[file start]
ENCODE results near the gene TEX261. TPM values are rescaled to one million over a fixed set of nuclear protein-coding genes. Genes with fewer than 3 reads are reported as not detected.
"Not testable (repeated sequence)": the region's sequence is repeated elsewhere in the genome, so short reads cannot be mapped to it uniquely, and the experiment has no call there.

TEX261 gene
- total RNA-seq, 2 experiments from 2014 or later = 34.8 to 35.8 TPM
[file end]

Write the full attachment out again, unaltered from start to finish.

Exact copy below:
ENCODE results near the gene TEX261. TPM values are rescaled to one million over a fixed set of nuclear protein-coding genes. Genes with fewer than 3 reads are reported as not detected.
"Not testable (repeated sequence)": the region's sequence is repeated elsewhere in the genome, so short reads cannot be mapped to it uniquely, and the experiment has no call there.

TEX261 gene
- total RNA-seq, 2 experiments from 2014 or later = 34.8 to 35.8 TPM